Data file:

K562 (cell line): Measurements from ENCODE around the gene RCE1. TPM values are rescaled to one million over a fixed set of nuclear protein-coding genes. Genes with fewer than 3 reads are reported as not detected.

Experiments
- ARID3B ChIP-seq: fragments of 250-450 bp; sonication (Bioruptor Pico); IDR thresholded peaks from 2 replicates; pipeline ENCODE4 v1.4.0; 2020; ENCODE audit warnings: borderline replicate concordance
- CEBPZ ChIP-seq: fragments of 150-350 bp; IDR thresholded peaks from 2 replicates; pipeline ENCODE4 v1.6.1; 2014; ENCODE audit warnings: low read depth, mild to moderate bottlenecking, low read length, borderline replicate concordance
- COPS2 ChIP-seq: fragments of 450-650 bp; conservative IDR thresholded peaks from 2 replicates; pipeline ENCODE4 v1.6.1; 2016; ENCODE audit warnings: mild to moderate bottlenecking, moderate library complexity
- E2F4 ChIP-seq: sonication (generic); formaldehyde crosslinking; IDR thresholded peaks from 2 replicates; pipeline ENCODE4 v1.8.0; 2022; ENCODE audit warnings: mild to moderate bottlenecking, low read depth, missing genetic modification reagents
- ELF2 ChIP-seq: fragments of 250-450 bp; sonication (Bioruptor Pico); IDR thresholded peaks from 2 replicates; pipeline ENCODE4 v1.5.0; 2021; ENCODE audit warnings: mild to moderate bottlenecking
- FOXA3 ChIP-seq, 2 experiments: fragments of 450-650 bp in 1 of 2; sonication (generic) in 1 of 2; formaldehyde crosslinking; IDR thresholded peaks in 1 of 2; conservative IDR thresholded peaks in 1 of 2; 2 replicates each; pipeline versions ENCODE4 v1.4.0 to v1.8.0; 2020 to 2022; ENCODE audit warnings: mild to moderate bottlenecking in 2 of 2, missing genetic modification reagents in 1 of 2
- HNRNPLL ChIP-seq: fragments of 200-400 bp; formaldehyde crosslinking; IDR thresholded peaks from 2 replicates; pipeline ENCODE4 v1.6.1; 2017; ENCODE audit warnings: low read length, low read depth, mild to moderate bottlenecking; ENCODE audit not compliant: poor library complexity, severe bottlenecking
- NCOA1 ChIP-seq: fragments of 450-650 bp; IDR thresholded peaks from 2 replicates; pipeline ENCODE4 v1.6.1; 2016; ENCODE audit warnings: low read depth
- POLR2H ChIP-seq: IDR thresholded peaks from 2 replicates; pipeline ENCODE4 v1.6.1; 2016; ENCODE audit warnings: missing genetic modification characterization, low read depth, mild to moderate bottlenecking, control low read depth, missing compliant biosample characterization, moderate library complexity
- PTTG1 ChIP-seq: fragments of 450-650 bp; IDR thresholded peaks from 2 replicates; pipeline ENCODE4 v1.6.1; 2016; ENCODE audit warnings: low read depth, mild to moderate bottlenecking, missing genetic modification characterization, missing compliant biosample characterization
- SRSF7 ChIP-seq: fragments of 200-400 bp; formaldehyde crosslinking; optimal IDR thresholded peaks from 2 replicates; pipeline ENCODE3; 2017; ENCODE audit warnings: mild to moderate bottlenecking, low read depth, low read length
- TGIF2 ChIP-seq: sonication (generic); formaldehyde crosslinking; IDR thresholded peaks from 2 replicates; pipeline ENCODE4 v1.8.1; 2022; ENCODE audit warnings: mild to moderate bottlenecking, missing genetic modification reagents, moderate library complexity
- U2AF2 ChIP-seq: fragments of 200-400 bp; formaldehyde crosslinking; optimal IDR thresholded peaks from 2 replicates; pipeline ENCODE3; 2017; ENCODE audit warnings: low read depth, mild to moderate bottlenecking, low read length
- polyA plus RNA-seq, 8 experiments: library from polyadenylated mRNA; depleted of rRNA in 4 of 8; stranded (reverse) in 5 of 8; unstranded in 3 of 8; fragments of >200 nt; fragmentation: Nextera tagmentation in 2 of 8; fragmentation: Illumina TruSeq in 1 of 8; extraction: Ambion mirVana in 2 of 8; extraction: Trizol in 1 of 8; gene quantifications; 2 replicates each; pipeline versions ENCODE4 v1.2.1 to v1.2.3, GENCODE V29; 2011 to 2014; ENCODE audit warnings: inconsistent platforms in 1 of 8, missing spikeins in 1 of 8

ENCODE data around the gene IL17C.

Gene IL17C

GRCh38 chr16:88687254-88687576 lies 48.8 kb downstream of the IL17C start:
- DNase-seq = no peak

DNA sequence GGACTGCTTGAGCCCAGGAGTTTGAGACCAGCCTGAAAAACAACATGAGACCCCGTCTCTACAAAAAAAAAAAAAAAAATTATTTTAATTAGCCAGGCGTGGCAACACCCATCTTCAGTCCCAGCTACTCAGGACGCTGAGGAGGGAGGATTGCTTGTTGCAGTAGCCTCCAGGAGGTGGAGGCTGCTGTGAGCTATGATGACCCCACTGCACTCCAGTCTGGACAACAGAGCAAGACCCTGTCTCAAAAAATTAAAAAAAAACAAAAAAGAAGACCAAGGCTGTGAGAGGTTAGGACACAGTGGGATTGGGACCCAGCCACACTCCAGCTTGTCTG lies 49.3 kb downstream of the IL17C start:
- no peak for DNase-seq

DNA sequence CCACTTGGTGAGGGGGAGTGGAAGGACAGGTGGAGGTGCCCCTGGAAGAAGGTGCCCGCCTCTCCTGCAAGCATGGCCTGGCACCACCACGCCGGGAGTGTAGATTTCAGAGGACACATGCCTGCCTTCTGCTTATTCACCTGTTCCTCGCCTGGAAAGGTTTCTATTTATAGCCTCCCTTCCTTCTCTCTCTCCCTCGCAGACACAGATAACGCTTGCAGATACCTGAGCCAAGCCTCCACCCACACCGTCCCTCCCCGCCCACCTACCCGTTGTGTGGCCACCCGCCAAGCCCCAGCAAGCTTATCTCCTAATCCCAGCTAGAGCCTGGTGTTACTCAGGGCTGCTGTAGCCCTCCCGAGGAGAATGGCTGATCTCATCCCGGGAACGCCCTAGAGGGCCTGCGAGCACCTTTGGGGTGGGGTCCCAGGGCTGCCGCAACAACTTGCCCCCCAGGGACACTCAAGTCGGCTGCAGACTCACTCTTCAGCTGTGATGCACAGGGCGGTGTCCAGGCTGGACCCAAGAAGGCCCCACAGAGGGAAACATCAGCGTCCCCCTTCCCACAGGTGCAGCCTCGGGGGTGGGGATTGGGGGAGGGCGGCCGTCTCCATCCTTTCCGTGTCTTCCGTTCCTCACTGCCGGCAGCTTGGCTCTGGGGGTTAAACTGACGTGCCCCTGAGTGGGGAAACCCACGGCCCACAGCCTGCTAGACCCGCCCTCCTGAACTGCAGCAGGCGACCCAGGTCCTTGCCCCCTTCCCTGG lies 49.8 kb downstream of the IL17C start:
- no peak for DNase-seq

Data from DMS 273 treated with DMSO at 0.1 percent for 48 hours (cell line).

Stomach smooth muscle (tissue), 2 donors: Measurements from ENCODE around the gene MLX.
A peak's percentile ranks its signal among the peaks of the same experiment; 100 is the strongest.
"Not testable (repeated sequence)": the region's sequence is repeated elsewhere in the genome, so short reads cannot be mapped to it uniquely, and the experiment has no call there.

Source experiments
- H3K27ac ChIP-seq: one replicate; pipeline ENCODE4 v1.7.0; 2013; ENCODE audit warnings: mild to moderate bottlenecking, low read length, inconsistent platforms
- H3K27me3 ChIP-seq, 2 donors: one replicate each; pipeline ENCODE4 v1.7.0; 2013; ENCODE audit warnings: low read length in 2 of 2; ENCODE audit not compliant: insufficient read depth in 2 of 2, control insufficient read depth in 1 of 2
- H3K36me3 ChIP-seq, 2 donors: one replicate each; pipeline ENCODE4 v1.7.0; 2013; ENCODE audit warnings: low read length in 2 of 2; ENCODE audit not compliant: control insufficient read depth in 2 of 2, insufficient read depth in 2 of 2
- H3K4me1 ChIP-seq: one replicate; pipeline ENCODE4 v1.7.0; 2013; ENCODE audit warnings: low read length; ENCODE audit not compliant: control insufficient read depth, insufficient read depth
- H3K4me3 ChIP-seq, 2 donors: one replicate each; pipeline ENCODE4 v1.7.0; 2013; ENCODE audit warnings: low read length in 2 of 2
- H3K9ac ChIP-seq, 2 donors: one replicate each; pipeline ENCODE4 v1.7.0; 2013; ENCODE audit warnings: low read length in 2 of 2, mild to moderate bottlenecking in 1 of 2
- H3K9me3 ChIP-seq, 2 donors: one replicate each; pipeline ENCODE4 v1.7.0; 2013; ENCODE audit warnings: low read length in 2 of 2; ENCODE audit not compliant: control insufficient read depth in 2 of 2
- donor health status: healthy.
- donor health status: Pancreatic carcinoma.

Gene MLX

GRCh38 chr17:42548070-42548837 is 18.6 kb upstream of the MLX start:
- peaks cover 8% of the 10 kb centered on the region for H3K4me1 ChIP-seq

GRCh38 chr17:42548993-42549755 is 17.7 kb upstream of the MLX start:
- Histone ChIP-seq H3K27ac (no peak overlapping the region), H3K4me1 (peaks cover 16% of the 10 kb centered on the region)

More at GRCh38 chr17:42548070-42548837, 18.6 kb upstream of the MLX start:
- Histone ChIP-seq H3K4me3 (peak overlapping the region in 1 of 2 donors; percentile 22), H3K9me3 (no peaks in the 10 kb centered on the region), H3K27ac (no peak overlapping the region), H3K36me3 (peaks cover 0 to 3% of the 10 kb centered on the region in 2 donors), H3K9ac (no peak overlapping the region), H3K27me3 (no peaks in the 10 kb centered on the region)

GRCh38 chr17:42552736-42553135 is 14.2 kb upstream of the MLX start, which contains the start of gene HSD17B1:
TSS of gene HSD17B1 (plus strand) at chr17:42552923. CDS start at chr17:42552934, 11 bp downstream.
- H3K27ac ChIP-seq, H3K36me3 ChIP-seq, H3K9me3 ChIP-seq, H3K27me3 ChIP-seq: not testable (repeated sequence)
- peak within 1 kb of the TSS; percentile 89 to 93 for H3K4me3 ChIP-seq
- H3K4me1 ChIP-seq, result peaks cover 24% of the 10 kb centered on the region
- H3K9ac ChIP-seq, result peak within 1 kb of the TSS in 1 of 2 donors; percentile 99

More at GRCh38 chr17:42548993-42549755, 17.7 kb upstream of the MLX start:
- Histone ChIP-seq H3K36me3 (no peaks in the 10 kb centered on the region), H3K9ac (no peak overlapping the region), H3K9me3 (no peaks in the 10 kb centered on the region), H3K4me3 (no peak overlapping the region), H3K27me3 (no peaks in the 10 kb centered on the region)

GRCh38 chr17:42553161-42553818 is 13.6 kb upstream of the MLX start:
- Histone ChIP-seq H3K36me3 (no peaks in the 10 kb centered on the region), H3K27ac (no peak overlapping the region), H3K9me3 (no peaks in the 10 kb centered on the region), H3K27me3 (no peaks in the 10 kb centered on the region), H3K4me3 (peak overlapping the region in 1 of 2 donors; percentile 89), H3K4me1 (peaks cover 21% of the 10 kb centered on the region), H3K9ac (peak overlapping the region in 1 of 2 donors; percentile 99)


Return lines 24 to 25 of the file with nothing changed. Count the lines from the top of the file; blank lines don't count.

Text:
- no peak for DNase-seq

Data from DMS 273 treated with DMSO at 0.1 percent for 48 hours (cell line).